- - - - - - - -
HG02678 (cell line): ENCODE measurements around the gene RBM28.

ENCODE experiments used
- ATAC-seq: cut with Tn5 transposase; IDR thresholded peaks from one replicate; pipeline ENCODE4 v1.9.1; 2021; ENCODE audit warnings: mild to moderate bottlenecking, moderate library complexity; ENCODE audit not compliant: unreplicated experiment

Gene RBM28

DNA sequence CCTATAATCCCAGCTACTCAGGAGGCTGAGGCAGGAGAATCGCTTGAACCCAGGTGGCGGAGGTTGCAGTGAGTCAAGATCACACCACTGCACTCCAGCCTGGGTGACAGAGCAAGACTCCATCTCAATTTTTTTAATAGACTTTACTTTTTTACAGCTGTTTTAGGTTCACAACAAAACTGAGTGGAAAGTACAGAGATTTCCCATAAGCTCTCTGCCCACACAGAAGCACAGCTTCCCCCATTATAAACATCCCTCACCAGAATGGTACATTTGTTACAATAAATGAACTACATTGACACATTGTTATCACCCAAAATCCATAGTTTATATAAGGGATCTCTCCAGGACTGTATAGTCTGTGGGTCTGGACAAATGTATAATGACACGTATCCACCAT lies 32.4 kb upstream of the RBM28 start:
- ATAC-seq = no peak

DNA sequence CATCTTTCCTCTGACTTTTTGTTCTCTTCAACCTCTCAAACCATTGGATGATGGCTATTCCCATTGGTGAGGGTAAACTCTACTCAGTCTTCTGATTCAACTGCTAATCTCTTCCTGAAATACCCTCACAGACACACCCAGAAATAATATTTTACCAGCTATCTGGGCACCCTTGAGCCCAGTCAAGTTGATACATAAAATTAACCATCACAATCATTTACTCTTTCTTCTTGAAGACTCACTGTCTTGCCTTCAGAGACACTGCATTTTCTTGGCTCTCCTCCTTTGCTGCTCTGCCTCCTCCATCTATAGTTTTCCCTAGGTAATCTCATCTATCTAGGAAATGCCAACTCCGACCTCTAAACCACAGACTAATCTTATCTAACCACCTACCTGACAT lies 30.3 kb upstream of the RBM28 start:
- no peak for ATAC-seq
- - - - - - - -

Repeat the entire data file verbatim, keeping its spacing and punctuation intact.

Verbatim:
HG02678 (cell line): ENCODE measurements around the gene RBM28.

ENCODE experiments used
- ATAC-seq: cut with Tn5 transposase; IDR thresholded peaks from one replicate; pipeline ENCODE4 v1.9.1; 2021; ENCODE audit warnings: mild to moderate bottlenecking, moderate library complexity; ENCODE audit not compliant: unreplicated experiment

Gene RBM28

DNA sequence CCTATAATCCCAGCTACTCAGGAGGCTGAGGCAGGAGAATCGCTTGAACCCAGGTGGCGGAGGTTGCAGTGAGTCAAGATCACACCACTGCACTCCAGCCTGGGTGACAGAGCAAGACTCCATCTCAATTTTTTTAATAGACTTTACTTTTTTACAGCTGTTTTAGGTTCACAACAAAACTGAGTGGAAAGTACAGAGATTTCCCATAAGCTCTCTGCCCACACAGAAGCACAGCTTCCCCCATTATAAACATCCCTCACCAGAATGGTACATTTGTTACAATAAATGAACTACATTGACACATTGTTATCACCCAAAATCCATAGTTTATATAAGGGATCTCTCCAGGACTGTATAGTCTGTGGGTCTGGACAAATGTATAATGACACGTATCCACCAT lies 32.4 kb upstream of the RBM28 start:
- ATAC-seq = no peak

DNA sequence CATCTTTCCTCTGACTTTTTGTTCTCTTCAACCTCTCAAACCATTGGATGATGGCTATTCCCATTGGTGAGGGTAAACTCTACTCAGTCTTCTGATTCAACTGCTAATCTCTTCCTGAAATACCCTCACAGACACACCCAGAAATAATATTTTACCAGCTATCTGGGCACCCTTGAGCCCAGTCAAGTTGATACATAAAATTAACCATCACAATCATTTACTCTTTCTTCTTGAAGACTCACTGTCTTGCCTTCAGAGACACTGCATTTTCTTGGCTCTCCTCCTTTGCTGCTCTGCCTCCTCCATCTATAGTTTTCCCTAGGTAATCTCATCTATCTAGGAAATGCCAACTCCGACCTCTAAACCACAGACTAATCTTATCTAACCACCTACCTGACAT lies 30.3 kb upstream of the RBM28 start:
- no peak for ATAC-seq